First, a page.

The results of the Scian short story contest are out. The first prize goes to Aditya Sudarshan's Asylum at Bergen, a short story that made me think wistfully of my (inherited) collection of the Pan Books of Horror Stories. And while Selva's put up the top 9 stories of the contest, all of which are worth a read (well, almost), let me put in a plug for Chetan Rao's Cell Death, which didn't really work for me as a story, but is a fascinating read otherwise (if you haven't figured this out already, I'm a sucker for graphs).
As one of the judges for the contest, I had fun reading through the 29 stories we received. It's interesting to see what people are influenced by - generous dollops of Asimov with dabs of Douglas Adams, sprinklings of the Da Vinci Code (or what I imagine was the Da Vinci Code, not having read it) and a light garnish of the Blade Runner. Enchanting stuff, though extremely raw for the most part.
I have to say, though, that there was a point around story number 14 when a liberal shot of vodka would have helped. I'm the last person to have the right to complain about pessimistic visions of the future, but it's fascinating how story after story imagines the future as dystopic and dark, a world where the forces of nature have been subverted and plot their revenge, where computers and machines have diminished the meaning of being human. What I missed, reading these stories, was that Verne-ian sense of wonder, the palpable excitement of exploration, the now almost subversive idea that science can help us discover, not just more about the world around us, but, more interestingly, more about who we are; how science can help us be more intensely ourselves . At the heart of the scientific enterprise is the joy of discovery, of pushing the envelope of what is known, of boldly going where no man has gone before. Technology may destroy the soul, but it may also amplify it.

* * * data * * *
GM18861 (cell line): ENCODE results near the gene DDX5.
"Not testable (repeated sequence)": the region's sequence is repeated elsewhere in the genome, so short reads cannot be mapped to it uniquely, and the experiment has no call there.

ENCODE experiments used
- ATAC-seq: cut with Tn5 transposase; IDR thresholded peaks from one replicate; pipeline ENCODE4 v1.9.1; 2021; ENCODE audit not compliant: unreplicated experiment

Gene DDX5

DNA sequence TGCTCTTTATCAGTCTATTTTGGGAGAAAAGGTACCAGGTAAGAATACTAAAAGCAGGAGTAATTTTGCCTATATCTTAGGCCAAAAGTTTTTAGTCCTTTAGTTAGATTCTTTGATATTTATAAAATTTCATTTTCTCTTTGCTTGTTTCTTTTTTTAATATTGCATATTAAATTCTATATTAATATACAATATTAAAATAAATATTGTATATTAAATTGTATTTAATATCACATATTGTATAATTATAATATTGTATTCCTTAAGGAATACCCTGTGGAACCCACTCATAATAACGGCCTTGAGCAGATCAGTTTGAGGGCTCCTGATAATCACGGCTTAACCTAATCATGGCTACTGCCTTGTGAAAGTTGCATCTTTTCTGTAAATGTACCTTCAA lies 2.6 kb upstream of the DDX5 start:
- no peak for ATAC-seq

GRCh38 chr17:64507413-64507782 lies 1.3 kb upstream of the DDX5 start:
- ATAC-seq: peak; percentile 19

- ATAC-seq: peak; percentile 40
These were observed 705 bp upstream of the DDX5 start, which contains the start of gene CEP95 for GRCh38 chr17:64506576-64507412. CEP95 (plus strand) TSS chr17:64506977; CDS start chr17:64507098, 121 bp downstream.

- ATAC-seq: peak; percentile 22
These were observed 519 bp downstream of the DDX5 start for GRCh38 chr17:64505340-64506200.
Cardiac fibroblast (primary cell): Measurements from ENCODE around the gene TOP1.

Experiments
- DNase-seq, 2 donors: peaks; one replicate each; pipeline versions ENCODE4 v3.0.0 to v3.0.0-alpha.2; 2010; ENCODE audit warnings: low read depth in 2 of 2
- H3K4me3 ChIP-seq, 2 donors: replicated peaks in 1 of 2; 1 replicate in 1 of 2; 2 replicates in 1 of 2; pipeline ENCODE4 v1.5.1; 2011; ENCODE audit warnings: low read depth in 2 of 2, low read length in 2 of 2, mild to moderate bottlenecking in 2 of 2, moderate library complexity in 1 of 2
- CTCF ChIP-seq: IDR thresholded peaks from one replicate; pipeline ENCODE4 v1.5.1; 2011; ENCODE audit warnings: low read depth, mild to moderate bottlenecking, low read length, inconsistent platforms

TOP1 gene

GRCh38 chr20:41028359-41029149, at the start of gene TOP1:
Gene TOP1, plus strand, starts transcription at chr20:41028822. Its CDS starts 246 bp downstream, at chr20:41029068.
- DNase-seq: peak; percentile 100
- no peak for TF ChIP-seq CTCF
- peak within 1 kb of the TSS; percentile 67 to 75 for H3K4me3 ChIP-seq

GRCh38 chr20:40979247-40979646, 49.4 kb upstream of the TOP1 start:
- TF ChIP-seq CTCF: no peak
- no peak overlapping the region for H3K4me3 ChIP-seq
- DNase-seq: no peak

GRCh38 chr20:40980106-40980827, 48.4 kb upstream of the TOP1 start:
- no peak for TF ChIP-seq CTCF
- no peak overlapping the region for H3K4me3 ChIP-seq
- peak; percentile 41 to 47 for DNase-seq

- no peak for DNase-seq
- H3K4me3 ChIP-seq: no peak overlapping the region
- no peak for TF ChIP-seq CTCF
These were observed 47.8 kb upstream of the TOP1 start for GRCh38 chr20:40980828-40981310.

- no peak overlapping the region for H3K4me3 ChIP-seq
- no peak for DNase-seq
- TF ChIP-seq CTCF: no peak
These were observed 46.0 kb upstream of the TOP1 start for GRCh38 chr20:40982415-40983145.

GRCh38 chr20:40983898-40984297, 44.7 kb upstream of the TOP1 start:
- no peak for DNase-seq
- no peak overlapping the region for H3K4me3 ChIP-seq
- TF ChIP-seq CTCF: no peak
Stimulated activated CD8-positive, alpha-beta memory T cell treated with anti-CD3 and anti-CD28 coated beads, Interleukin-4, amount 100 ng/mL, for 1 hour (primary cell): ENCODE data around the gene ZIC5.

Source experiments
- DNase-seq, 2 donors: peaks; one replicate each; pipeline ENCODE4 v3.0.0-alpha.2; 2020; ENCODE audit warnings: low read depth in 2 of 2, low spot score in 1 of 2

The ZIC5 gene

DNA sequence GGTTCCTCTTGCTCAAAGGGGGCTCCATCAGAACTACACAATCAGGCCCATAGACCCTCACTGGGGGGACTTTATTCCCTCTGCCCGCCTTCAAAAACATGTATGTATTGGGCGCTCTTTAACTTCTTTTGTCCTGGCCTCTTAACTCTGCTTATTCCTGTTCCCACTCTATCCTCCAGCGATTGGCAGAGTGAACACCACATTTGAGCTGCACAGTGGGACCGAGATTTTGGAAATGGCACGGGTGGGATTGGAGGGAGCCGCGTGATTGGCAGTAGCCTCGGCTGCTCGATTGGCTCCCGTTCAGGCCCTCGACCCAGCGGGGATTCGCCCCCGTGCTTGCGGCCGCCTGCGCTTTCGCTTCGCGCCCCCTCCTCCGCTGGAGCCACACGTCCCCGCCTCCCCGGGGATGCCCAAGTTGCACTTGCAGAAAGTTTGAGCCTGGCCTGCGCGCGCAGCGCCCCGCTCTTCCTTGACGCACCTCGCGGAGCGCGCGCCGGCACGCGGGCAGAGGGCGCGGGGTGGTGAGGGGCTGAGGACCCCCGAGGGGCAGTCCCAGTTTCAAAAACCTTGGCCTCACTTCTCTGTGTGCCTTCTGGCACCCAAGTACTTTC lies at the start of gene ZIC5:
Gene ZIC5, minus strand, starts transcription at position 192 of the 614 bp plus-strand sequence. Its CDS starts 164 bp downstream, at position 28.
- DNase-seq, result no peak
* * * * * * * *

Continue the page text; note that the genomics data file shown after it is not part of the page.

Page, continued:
Don't misunderstand me. This is not a criticism of the authors who entered the contest. I suspect our increasing pessimism about the future science can create for us is the inevitable consequence of living in a nuclear world, and a telling comment on what science has come to mean to the popular imagination . I can't help wondering, though, what someone like Hart Crane would have made of the world we now live in. This was a man whose masterwork is an ode to something as (relatively) stolid as the Brooklyn Bridge. What excesses of lyric poetry would he have found in the Internet, in the structure of DNA?
 I'm speaking here of the general trend, of course - there are certainly some notable exceptions among the 29 stories I read, some of which, for precisely that reason, are included in the top 9.
 The man vs. science divide may also reflect, I suspect, the humanities vs. science divide, so deeply ingrained in our education system, but that's a whole other post.